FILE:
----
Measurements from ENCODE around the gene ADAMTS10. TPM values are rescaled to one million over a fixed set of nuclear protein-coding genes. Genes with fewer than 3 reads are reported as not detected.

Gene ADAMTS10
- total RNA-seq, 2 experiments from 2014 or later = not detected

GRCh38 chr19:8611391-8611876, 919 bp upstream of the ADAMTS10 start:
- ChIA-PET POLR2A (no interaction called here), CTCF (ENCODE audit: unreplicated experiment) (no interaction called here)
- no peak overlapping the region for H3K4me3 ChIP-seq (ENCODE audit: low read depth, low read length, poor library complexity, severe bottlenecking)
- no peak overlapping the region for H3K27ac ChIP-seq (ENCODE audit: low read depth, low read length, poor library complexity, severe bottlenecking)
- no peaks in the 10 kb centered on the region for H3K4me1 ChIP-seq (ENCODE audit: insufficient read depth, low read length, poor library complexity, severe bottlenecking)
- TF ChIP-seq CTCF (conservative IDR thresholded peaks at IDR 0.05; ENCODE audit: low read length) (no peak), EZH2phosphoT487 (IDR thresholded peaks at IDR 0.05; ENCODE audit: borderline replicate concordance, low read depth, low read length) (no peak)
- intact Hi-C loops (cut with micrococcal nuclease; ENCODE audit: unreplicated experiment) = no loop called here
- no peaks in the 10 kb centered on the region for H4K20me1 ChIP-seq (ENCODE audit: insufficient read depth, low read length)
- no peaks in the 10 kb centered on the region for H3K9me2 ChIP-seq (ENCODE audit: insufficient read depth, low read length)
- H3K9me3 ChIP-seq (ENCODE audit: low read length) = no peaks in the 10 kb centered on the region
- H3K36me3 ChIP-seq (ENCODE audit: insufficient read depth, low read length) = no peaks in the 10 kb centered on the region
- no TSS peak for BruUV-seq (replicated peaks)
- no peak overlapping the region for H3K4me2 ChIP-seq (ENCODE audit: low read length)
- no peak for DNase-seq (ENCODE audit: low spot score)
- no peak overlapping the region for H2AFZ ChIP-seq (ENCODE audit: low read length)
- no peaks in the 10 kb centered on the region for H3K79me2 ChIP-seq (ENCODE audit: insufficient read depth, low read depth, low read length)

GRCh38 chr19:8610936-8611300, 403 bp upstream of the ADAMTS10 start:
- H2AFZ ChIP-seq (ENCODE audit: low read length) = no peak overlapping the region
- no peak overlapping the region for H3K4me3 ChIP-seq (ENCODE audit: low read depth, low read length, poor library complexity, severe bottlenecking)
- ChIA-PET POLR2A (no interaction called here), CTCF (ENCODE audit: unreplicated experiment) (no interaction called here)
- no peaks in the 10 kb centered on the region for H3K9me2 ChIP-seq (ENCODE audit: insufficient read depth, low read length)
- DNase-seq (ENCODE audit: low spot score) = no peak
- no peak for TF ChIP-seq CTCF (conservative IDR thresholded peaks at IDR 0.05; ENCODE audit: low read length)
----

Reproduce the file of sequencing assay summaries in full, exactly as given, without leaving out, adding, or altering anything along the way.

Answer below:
Measurements from ENCODE around the gene ADAMTS10. TPM values are rescaled to one million over a fixed set of nuclear protein-coding genes. Genes with fewer than 3 reads are reported as not detected.

Gene ADAMTS10
- total RNA-seq, 2 experiments from 2014 or later = not detected

GRCh38 chr19:8611391-8611876, 919 bp upstream of the ADAMTS10 start:
- ChIA-PET POLR2A (no interaction called here), CTCF (ENCODE audit: unreplicated experiment) (no interaction called here)
- no peak overlapping the region for H3K4me3 ChIP-seq (ENCODE audit: low read depth, low read length, poor library complexity, severe bottlenecking)
- no peak overlapping the region for H3K27ac ChIP-seq (ENCODE audit: low read depth, low read length, poor library complexity, severe bottlenecking)
- no peaks in the 10 kb centered on the region for H3K4me1 ChIP-seq (ENCODE audit: insufficient read depth, low read length, poor library complexity, severe bottlenecking)
- TF ChIP-seq CTCF (conservative IDR thresholded peaks at IDR 0.05; ENCODE audit: low read length) (no peak), EZH2phosphoT487 (IDR thresholded peaks at IDR 0.05; ENCODE audit: borderline replicate concordance, low read depth, low read length) (no peak)
- intact Hi-C loops (cut with micrococcal nuclease; ENCODE audit: unreplicated experiment) = no loop called here
- no peaks in the 10 kb centered on the region for H4K20me1 ChIP-seq (ENCODE audit: insufficient read depth, low read length)
- no peaks in the 10 kb centered on the region for H3K9me2 ChIP-seq (ENCODE audit: insufficient read depth, low read length)
- H3K9me3 ChIP-seq (ENCODE audit: low read length) = no peaks in the 10 kb centered on the region
- H3K36me3 ChIP-seq (ENCODE audit: insufficient read depth, low read length) = no peaks in the 10 kb centered on the region
- no TSS peak for BruUV-seq (replicated peaks)
- no peak overlapping the region for H3K4me2 ChIP-seq (ENCODE audit: low read length)
- no peak for DNase-seq (ENCODE audit: low spot score)
- no peak overlapping the region for H2AFZ ChIP-seq (ENCODE audit: low read length)
- no peaks in the 10 kb centered on the region for H3K79me2 ChIP-seq (ENCODE audit: insufficient read depth, low read depth, low read length)

GRCh38 chr19:8610936-8611300, 403 bp upstream of the ADAMTS10 start:
- H2AFZ ChIP-seq (ENCODE audit: low read length) = no peak overlapping the region
- no peak overlapping the region for H3K4me3 ChIP-seq (ENCODE audit: low read depth, low read length, poor library complexity, severe bottlenecking)
- ChIA-PET POLR2A (no interaction called here), CTCF (ENCODE audit: unreplicated experiment) (no interaction called here)
- no peaks in the 10 kb centered on the region for H3K9me2 ChIP-seq (ENCODE audit: insufficient read depth, low read length)
- DNase-seq (ENCODE audit: low spot score) = no peak
- no peak for TF ChIP-seq CTCF (conservative IDR thresholded peaks at IDR 0.05; ENCODE audit: low read length)